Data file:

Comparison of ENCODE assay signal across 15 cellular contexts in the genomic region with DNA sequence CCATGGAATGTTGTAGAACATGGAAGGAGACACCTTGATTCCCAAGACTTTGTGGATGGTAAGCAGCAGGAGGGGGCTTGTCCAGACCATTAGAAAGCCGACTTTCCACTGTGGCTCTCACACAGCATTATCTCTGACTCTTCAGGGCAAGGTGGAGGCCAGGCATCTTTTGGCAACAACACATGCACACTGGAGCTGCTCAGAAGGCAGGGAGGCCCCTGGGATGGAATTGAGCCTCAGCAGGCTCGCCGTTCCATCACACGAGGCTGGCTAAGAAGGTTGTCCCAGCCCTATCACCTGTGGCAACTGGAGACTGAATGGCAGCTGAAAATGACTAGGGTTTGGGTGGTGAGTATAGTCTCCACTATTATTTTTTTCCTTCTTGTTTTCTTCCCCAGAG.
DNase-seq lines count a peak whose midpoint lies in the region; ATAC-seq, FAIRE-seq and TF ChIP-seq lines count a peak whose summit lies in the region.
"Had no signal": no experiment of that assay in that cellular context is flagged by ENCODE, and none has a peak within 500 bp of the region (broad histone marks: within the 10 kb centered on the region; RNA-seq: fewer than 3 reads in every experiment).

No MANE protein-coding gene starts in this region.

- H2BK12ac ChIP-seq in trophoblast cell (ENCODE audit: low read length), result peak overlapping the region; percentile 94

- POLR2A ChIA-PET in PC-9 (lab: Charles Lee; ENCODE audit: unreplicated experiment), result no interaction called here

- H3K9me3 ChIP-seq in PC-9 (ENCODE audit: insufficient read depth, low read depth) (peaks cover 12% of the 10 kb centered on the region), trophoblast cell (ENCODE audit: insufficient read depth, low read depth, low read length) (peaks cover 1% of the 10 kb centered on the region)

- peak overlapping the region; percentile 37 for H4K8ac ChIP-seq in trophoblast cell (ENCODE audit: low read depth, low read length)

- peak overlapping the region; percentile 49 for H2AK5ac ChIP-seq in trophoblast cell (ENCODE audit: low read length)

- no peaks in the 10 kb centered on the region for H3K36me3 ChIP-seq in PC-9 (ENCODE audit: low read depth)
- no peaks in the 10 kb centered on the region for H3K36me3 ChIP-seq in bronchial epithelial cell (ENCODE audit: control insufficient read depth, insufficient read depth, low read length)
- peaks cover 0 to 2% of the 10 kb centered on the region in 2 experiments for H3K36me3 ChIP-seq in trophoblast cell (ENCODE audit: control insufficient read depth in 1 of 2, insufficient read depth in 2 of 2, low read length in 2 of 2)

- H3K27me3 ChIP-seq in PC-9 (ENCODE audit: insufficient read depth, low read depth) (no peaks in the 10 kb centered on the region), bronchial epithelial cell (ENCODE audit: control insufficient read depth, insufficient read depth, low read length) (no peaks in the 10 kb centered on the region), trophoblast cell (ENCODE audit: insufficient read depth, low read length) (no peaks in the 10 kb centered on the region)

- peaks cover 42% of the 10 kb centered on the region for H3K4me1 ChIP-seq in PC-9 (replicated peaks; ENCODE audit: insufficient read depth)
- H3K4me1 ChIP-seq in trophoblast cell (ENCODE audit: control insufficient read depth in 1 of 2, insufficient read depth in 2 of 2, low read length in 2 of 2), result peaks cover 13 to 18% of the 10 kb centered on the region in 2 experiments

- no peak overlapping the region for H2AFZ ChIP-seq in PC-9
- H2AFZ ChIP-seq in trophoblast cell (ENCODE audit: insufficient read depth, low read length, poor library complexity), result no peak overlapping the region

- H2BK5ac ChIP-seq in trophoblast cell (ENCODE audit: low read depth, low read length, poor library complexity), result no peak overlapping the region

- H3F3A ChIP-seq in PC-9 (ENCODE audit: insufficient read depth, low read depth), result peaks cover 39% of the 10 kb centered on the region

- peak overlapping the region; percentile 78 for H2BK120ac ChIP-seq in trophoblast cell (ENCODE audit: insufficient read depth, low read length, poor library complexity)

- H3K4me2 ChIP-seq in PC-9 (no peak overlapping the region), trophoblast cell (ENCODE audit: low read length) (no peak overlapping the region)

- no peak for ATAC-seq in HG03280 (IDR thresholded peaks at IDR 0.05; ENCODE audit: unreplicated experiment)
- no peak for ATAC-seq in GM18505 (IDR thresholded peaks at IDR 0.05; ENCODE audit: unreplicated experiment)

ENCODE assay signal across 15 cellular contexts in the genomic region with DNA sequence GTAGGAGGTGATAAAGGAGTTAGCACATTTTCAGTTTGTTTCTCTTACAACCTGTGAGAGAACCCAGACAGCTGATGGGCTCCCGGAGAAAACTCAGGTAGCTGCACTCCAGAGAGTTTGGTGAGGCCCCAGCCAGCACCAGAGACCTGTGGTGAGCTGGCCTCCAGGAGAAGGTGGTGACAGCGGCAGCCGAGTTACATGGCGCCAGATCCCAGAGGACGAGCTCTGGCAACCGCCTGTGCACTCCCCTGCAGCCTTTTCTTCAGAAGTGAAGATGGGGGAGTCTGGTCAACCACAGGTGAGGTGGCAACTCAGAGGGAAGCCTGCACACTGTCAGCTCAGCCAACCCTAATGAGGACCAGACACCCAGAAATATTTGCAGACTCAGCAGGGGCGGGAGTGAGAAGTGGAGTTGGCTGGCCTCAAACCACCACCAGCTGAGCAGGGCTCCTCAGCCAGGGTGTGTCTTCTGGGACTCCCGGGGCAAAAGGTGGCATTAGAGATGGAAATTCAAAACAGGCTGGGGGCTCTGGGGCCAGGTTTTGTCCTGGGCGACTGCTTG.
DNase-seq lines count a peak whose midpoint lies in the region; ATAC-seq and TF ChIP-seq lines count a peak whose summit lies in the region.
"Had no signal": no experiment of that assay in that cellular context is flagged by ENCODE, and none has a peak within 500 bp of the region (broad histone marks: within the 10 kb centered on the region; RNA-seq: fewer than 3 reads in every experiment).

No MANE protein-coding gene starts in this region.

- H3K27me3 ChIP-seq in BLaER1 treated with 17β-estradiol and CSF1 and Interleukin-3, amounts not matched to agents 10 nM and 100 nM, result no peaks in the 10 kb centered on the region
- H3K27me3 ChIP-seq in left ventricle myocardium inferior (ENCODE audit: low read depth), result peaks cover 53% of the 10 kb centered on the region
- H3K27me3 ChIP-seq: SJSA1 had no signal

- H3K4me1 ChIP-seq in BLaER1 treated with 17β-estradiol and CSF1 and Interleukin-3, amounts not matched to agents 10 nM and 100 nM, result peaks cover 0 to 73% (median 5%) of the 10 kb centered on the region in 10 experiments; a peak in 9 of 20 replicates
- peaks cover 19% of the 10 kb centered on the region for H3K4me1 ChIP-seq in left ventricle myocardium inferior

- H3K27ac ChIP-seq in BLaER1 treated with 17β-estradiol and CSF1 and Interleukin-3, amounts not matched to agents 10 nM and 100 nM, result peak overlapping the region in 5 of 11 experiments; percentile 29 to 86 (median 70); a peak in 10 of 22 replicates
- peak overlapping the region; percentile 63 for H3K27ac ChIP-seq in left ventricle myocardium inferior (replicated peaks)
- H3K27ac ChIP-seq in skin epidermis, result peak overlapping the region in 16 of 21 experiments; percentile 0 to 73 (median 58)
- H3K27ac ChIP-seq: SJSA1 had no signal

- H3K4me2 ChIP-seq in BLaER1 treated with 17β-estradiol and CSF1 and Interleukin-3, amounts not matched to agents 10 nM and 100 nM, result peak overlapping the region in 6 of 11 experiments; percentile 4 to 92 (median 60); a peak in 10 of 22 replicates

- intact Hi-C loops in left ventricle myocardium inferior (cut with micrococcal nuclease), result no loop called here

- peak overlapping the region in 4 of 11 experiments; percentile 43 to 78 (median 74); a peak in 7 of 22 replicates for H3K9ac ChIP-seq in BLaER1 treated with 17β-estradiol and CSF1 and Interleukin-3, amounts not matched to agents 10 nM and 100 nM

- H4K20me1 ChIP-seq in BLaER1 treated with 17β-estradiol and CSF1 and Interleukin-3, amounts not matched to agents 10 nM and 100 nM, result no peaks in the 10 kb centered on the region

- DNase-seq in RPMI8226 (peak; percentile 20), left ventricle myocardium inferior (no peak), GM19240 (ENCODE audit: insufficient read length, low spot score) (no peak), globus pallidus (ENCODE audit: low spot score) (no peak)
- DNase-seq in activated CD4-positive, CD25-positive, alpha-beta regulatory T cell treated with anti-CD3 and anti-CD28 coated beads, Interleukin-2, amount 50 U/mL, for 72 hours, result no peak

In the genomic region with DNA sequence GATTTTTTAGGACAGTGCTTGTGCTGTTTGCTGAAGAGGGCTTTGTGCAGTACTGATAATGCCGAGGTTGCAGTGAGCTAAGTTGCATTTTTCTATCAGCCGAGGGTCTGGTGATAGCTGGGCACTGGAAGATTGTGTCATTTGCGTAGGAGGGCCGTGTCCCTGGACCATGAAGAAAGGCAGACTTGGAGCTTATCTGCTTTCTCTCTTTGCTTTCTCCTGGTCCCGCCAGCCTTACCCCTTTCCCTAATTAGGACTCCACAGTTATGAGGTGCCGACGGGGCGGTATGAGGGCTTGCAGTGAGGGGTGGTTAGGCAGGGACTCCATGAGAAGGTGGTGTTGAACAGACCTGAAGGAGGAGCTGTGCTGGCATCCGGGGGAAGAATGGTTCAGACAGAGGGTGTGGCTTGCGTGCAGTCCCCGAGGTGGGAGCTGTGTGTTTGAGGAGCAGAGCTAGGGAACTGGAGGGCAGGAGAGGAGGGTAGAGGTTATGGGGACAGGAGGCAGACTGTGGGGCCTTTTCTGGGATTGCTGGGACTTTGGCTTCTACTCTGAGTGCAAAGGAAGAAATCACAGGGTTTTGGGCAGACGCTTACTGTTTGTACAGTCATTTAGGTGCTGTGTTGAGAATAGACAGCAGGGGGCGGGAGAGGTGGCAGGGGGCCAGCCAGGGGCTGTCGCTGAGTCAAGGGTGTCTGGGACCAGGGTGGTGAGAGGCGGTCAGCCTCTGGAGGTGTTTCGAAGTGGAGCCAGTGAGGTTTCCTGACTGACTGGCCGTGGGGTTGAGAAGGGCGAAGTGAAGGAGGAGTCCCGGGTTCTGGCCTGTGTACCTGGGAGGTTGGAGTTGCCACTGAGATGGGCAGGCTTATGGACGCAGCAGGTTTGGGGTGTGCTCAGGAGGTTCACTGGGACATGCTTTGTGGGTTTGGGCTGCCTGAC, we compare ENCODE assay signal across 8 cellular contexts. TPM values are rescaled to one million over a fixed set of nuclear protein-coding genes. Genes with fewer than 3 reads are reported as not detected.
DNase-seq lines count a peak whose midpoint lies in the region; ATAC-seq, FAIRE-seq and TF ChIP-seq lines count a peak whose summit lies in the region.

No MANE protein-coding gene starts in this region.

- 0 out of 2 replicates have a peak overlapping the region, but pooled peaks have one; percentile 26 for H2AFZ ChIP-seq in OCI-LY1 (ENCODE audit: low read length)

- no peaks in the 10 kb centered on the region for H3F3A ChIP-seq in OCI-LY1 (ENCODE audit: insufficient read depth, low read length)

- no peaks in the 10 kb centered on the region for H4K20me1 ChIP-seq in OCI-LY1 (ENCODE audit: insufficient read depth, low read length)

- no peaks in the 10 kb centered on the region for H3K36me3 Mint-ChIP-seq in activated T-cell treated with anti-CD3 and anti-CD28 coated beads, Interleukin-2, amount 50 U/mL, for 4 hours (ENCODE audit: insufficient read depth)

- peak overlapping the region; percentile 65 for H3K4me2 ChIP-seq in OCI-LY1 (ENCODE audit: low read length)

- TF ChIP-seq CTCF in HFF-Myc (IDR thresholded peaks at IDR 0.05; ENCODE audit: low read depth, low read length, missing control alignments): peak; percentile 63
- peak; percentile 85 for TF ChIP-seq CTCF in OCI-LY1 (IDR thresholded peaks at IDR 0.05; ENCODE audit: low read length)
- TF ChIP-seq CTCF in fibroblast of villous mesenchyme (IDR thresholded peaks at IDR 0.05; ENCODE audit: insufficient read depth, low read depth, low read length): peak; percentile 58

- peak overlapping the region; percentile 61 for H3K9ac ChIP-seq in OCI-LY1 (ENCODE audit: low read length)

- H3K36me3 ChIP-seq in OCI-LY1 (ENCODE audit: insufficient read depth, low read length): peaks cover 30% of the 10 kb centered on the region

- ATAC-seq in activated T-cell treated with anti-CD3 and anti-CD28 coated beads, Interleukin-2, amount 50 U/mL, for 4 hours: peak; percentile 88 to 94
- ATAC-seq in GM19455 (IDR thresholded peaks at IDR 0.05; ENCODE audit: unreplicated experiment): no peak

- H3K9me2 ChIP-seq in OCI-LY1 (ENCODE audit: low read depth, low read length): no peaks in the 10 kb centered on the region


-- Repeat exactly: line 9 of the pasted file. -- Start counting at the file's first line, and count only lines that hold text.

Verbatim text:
- peak overlapping the region; percentile 49 for H2AK5ac ChIP-seq in trophoblast cell (ENCODE audit: low read length)